Despite ruling the roost with the very latest camcorder technology, JVC is still keeping the flag flying for tape with this entry-level mini DV model.
The price is certainly right: this is one of the cheapest camcorders on the market. The question is, with the price of HDD coming down and the new technology offering convenience by the disk load, should you bother with budget mini DV at all?
Design and layout
This is a neat, well-crafted palmcorder. Although it has more height than you would expect from a mini DV shooter, the chassis is slimline and slips effortlessly into your grip. Key controls fall easily to hand, making this a straightforward camcorder for the sort of buyer shopping at this price - the beginner or casual user.
All the work, in terms of feature selection and adjustment, is done by a four-way joystick housed on the frame of the LCD. Alongside this is the all-important menu access which lets you navigate around the array of shooting and playback functions. The rest of the chassis is relatively bare with just the zoom and the snapshot button at the top of the cam.
The build-quality is high. The camera is sensibly put together and handles very well, with the function controls providing a reassuring robustness.
There are few surprises in terms of features, with perhaps the only one being the sheer number of features and functions actually available. A selection of Program AE modes work in conjunction with a full selection of manual overrides (shutter, exposure, white balance) giving you control over your footage. And if
you want to get just a little more funky, you can pick from the digital effects and wipes onboard, which include the useful and creative, such as sepia and monotone, and the absurdity and garishness of mirror and strobe effects.
The zoom is also a key talking point, and while you will want to steer well clear of the 800x digital variety, the 28x optical zoom is usable and garners impressive results with minimal shake. What you do miss out on though is a digital stills function that saves snaps to removable media. While there is a snapshot button, this only saves your pics to your DV tape.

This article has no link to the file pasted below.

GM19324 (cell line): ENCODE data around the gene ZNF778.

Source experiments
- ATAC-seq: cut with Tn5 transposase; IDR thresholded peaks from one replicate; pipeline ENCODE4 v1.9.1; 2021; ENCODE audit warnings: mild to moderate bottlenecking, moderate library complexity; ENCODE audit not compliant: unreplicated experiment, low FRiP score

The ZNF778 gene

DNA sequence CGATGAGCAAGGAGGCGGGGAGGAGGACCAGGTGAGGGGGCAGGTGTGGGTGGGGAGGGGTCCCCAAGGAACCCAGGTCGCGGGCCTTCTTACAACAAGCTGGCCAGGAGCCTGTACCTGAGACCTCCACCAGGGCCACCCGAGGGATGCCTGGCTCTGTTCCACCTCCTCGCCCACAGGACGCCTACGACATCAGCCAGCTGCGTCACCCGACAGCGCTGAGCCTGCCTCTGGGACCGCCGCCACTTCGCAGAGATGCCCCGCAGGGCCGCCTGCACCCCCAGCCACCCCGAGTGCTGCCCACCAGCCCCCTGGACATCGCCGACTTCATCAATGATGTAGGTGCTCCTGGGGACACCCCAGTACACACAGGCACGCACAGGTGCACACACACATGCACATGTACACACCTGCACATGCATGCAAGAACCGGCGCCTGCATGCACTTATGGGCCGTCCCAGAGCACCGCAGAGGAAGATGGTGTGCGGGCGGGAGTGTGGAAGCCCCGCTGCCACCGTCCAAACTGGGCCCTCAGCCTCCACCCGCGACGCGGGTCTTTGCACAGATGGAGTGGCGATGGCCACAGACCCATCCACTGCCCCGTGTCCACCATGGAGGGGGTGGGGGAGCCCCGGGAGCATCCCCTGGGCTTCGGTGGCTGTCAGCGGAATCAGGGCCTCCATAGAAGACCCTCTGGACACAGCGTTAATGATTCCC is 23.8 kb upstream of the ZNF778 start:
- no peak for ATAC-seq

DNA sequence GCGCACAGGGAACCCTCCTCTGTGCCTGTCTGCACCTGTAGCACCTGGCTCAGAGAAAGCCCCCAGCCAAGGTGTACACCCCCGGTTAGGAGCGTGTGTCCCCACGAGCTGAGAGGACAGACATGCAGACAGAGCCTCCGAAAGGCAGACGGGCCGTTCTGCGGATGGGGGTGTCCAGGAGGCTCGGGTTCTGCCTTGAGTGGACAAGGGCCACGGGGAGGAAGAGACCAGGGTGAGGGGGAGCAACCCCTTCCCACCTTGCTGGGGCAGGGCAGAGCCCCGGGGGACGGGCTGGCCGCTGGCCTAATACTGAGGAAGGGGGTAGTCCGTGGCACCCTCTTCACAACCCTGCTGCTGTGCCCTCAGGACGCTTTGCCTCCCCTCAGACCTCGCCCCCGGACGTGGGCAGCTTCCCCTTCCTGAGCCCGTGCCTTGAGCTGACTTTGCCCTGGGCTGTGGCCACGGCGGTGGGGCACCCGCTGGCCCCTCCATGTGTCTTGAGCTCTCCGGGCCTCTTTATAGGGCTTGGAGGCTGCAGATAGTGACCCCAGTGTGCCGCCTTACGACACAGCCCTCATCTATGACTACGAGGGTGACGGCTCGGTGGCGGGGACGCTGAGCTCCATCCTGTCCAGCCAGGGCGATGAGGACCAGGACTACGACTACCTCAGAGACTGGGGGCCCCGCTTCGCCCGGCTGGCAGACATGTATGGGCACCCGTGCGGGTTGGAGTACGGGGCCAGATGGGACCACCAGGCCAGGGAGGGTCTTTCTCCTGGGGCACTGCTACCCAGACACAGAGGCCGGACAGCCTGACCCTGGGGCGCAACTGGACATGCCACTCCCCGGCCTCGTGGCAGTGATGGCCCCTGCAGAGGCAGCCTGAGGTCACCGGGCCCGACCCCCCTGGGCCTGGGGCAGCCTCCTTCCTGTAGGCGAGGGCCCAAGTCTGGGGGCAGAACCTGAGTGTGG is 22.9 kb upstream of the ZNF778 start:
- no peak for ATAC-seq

The results are pleasing for a cam with such a small price tag. Boasting plenty of detail and a fair representation of colour, the GR-D720 revels in natural light and turns in a performance that suggests a much greater price tag.
There are problems, of course. You would be foolish to think that cams of this price don't come with a few caveats, colour bleed and some indistinct edges even in middling conditions, for example.
It would also be easy to be critical of this cam's low-light performance - colours lose vibrancy and grain pervades the picture, but that is still not enough to stop us from giving the D720 a hearty recommendation. Cams at this price point are capable of doing a certain job, in this case as an effective point-and-shooter.
For this price you have to forego a little sharpness and detail, but fortunately with the GR-D720, not so much as to cripple your movies. Audio, too, has its limitations, but results are acceptable.
The GR-D720 is an absolute bargain. If you are willing to sacrifice a few magnification steps on the zoom and feel a digital stills function on a cam this cheap is a little redundant, then this will be a satisfying urchase, not least because of all the money you will have saved...